Bobby Charlton, England World Cup winner and Manchester United icon, dies at 86 | ET REALITY


Bobby Charlton, one of football’s greatest players, who won the World Cup with England in 1966 in a dazzling career tainted by the tragedy of losing eight of his Manchester United teammates in a plane crash early in his days as a player, he died on Saturday. He was 86 years old.

His death was confirmed in a declaration of Manchester United, who described him as one of the club’s “greatest and most beloved players.” The statement did not say where he died or cite a cause. He was revealed in November 2020 that Charlton had dementia.

Charlton was famous for his bullet shooting and relentless goal-scoring, even though he did not play like a traditional striker. He was England’s top scorer, with 49 goals, for 45 years until Wayne Rooney surpassed the mark in September 2015. Charlton was also Manchester United’s top scorer for decades, with 249 goals in 758 appearances over 17 years, until Rooney also surpassed that number. , in January 2017.

In addition to his goalscoring exploits, Charlton’s career was indelibly marked by a plane crash in 1958, shortly after becoming a professional player. After a European Cup match against Red Star Belgrade, the plane carrying the Manchester United team crashed in heavy snow during a refueling stop in Munich. Of the 23 deaths, eight were players. Charlton, who was dragged from the rubble by a teammate, was 21 years old at the time.

Just three weeks later, with United manager Matt Busby still in hospital in Germany, Charlton was back on the pitch. Because of his dignity in leading the Manchester United team during that dark period, his sportsmanship and his central role in United’s resurgence and his country’s unique success on the international stage, several commentators referred to him as the first gentleman of football.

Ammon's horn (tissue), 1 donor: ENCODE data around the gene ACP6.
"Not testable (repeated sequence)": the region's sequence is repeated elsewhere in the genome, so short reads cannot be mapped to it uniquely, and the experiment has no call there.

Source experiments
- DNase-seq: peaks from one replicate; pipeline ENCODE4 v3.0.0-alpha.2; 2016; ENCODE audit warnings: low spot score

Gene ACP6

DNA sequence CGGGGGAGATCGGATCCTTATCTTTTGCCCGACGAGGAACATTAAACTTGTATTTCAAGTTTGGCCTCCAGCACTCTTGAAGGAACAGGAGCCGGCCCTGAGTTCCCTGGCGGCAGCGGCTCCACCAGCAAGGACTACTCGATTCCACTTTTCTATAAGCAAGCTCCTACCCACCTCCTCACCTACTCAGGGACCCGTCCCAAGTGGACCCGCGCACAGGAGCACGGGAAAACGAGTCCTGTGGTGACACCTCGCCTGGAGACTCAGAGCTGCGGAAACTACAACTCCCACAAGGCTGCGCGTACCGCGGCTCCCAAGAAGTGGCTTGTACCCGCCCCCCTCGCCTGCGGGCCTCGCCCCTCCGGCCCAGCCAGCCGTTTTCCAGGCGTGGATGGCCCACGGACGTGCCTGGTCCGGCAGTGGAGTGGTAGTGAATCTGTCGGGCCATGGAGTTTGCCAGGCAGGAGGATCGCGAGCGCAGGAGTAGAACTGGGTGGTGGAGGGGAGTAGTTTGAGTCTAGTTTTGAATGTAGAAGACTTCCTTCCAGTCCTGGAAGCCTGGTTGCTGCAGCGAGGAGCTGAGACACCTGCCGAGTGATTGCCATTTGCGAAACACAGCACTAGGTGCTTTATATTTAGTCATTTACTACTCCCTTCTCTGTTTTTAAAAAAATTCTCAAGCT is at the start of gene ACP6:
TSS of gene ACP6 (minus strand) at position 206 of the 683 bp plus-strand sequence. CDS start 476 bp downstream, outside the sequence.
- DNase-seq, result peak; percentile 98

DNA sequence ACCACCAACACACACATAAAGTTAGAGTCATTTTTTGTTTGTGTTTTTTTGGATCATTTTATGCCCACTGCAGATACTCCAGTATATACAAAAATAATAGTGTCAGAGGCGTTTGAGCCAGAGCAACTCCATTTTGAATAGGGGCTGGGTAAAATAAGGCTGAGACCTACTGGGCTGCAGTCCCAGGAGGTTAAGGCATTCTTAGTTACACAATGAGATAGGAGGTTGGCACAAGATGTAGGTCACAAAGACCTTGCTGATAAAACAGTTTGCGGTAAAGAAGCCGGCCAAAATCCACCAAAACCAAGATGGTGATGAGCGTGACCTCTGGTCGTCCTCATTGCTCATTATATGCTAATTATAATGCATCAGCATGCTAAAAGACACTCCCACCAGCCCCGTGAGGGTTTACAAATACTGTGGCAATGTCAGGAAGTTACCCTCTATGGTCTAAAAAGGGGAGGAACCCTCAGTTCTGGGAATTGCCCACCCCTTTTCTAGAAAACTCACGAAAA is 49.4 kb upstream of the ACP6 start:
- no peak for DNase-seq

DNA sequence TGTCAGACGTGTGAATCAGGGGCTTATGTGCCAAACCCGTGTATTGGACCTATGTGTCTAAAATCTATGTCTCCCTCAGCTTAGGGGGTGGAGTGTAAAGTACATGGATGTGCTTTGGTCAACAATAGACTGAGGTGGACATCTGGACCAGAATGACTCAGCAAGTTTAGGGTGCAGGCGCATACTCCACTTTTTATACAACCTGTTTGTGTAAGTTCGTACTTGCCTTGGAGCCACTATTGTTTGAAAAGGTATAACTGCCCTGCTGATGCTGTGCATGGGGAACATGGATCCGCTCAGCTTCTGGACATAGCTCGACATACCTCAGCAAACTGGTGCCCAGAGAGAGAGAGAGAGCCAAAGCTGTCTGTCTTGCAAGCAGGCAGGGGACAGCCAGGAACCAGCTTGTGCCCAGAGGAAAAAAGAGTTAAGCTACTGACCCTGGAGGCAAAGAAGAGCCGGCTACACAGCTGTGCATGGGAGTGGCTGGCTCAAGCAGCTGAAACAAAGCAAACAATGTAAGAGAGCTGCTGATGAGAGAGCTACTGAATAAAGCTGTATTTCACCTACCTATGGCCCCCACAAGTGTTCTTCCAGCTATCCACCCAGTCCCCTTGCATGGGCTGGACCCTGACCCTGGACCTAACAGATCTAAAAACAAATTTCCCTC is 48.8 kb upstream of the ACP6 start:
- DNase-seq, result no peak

Charlton became a director and ambassador of Manchester United in 1984. A statue of Charlton, alongside his legendary teammates George Best and Denis Law, known as the United Trinity, was erected outside Manchester United’s stadium, Old Trafford, in 2008. , and in 2016 the club renamed the south stand of the stadium in his honour. Charlton is also credited with giving Old Trafford its nickname, the Theater of Dreams.

Robert Charlton was born on 11 October 1937 in Ashington, Northumberland, northern England, son of Robert and Elizabeth (Milburn) Charlton. His father was a miner, but the family had football in their genes. Four of his uncles were professional players and his mother’s cousin, Jackie Milburn, was a legendary Newcastle United striker; Jack, Bobby’s brother. He became a professional player for Leeds and also represented England.

“There was nothing else in life, it didn’t seem like it, except football,” Bobby Charlton said in a 2010 Sky Sports documentary.

Charlton turned professional in 1954 and made his first appearance for Manchester United on 6 October 1956, aged 18. When Busby called him up to the first team, he had to hide the fact that he had an injury.